“My school also provided lunches for a good 3-to-4-month period. They would just send out these emails or send out notifications about when students in the area and families could go in and get lunch from them.”
— Parent and focus group participant

“[My school] really helped me a lot because when the school sent a survey, they were able to help me to respond to it, and I was able to get technical assistance. And that made a whole lot of difference. I’m really grateful to [my school] for doing that because that changed a lot of stuff in my house.”
— Spanish-speaking parent and focus group participant

“During that whole transition from school to home, my school definitely provided support. For example, if a student didn’t have any type of technology at their home like a computer or any type of Wi-Fi, they provided us with a hotspot or gave us connections through companies that did give out free Wi-Fi during the beginning of the quarantine period. They let us take home our computers and our iPads, so there was definitely support there.”
— High school student and focus group participant

“We pivoted towards adapting our virtual mental health care. We did more outreach to children and families to make sure they knew we were still there. We supported learning online therapeutic strategies to better engage, especially our small children in wanting to do virtual mental health care and stay involved.”
– Marisa Parella, Director of School Based Mental Health, Mary’s Center speaking in State of D.C. Schools community voices video

“The social work team had check-ins with each classroom on a weekly basis.”
— Teacher and focus group participant

 

Prioritize family engagement

Developing and maintaining strong relationships with families improved the distance learning experience for many.

“One of the first questions they asked me was, ‘How do you want us to contact you? Are you open to socially distanced home visits? Do you want to hop on a Zoom call?’ I was like, ‘Oh my gosh, they actually care about my opinion. They’re not just telling me what they’re going to do.’”
– Katrice Whitaker, PAVE Parent Leader in Education speaking as a panelist for the State of D.C. Schools report launch

“I communicated heavily via text messages with my parents. I had some parents who asked if they could have individual reading sessions, which I gladly jumped on Zoom for, and we did a reading lesson…I especially tried to make sure parents knew what was going on and also knew that they could get in touch with me whenever they needed or wanted to.”
— Teacher and focus group participant

“Truly one of the greatest lessons we’ve learned from this pandemic is just how essential strong family relationships are. Our kids have thrived during this pandemic – even remotely – with the support of amazing parents, guardians, grandparents, aunts, uncles who are helping them with all of their lessons at home. The stronger those relationship are between the parent and the student and the teacher, it means that everyone can be on the same page in making sure the kids understand what they’re learning, what work they need to do, what time their online classes are, and how to be successful remotely.”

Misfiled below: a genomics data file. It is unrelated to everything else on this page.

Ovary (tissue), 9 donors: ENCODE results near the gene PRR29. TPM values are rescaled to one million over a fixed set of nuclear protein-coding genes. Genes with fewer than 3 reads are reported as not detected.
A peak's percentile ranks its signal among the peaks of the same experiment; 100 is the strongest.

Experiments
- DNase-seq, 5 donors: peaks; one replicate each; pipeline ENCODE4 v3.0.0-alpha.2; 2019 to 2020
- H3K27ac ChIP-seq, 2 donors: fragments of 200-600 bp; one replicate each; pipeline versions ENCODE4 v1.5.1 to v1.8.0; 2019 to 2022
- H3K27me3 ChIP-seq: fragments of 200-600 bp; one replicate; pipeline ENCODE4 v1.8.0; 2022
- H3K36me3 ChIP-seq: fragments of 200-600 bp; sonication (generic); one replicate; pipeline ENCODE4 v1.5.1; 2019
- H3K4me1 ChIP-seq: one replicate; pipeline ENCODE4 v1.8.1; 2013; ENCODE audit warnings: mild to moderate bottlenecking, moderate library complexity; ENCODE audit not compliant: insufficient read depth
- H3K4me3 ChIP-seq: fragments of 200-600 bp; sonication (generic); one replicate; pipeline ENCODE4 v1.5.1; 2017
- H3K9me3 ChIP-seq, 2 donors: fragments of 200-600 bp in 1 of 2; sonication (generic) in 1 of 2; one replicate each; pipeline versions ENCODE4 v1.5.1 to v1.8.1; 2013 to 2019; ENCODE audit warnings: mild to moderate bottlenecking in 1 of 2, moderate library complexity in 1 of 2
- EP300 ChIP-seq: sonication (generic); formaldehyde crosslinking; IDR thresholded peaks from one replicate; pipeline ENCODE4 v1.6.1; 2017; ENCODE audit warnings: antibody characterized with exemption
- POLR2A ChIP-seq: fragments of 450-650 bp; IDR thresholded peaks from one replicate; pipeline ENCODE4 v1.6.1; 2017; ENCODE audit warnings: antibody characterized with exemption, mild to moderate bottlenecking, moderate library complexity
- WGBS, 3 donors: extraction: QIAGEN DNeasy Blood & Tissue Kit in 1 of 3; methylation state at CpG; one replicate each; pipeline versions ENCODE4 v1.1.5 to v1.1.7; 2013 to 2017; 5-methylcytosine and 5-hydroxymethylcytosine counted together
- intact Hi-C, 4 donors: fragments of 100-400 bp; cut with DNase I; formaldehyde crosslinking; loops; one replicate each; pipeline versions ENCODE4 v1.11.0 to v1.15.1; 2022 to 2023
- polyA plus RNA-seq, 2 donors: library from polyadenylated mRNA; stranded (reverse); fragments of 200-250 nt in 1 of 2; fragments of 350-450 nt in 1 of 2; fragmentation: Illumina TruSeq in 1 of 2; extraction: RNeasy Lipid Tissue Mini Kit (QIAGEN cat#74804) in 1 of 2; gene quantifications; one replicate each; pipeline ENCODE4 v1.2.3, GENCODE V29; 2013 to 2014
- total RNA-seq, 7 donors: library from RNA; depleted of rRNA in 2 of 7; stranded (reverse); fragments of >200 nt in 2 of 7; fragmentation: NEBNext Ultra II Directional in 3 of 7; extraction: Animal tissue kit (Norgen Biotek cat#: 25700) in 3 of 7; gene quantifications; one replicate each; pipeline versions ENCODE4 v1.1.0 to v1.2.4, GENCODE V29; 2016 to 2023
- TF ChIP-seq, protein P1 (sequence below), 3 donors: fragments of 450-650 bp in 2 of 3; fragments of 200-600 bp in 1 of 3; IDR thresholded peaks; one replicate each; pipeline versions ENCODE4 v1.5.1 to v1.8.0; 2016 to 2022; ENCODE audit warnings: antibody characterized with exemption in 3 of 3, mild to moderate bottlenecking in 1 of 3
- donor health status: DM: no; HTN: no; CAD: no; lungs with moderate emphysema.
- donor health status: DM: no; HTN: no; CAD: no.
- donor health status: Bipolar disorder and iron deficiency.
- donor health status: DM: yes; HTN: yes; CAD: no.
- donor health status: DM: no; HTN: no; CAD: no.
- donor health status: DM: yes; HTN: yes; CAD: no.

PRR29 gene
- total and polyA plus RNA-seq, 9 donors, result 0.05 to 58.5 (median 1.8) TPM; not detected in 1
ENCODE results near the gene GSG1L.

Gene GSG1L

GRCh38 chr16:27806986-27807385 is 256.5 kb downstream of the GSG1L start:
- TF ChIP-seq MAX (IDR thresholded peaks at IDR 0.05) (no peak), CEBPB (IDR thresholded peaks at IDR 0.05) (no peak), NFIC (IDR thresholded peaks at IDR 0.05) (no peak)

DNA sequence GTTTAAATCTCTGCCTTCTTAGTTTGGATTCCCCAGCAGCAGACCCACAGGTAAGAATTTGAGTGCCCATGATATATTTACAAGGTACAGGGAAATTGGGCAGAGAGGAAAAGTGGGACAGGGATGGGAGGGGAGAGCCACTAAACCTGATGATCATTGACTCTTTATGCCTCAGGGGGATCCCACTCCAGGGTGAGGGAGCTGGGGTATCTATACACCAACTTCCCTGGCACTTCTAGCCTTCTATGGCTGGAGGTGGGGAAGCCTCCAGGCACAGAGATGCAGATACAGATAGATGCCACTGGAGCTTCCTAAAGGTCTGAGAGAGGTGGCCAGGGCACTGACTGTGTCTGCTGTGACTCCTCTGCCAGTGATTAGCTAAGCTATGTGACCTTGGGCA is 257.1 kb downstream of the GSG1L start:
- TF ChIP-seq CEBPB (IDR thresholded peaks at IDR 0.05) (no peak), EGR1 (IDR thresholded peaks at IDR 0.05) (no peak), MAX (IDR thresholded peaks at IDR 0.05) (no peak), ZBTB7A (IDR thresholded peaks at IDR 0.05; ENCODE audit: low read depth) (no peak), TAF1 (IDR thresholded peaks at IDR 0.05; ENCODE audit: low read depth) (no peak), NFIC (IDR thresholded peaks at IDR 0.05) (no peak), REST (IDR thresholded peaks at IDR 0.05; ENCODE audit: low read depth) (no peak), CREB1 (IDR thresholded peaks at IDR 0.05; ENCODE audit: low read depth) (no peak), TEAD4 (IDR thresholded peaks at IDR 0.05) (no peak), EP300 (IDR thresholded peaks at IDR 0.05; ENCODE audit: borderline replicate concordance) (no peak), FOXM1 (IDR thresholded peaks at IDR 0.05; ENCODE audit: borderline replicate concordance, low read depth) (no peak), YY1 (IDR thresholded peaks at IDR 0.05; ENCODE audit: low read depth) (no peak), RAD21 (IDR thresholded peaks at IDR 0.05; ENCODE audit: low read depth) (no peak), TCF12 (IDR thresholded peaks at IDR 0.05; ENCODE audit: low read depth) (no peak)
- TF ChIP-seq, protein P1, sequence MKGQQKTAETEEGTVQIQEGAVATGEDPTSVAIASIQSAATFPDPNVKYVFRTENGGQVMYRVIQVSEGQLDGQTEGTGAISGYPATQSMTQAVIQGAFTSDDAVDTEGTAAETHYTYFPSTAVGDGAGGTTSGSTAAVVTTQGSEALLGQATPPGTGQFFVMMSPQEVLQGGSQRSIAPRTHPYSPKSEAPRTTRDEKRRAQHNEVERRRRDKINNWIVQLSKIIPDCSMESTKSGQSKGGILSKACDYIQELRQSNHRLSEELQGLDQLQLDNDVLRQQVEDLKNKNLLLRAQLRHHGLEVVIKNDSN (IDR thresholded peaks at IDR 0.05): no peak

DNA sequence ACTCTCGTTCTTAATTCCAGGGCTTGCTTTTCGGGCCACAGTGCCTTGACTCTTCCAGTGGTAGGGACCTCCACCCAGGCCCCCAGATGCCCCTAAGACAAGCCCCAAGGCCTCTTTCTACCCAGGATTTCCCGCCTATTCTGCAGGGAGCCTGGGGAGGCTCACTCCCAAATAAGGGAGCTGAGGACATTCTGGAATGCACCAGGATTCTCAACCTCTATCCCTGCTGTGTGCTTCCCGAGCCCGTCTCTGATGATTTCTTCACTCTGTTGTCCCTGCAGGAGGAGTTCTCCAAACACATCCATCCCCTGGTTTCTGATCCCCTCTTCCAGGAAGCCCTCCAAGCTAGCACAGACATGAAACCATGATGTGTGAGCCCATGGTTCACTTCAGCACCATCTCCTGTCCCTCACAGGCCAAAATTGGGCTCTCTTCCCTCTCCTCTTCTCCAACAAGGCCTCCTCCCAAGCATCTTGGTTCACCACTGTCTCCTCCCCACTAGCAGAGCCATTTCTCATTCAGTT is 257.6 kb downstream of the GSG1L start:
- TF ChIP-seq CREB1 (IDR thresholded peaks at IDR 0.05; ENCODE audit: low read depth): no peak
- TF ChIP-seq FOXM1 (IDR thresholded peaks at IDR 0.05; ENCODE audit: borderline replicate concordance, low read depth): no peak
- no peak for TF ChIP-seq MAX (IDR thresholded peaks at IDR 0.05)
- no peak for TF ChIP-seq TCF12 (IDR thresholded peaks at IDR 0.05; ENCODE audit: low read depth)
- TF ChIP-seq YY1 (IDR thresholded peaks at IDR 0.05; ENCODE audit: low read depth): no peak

– Gaelen Gallagher, Principal at KIPP DC Honor Academy speaking in State of D.C. Schools community voices video

“My priority was to check in with families to make sure they were okay. Our family engagement team and our community partners gathered resources to support our families in the form of gift cards, food, mental health services, and supplies. I communicate with my parents through weekly newsletters and check ins. I have found that the key to building and sustaining trusting relationships with families is to partner with families, plan with families, and welcome families as part of their child’s academic success.”
– Lakisha Scarlett, teacher trainer at Flamboyan Foundation speaking in State of D.C. Schools community voices video

 

For more information on the main findings, read the State of D.C. Schools, 2019-20 report and view our launch event recording:

 

 

Feature photo by DC Public Charter School Board (Source)


Chelsea Coffin is Director of the Education Policy Initiative at the D.C. Policy Center.

Tanaz Meghjani is an Education Analyst at the D.C. Policy Center.

 

Notes

[i] The report focuses primarily on the spring of 2020, but it also includes an update on how things are going in fall 2020.

[ii] The D.C. Policy Center conducted two rounds of focus groups and one-on-one interviews with parents, high school students, adult learners, and teachers. The first round took place in August and September of 2020, and the second round took place in November of 2020.

 

 

 

D.C. Policy Center Fellows are independent writers, and we gladly encourage the expression of a variety of perspectives. The views of our Fellows, published here or elsewhere, do not reflect the views of the D.C. Policy Center.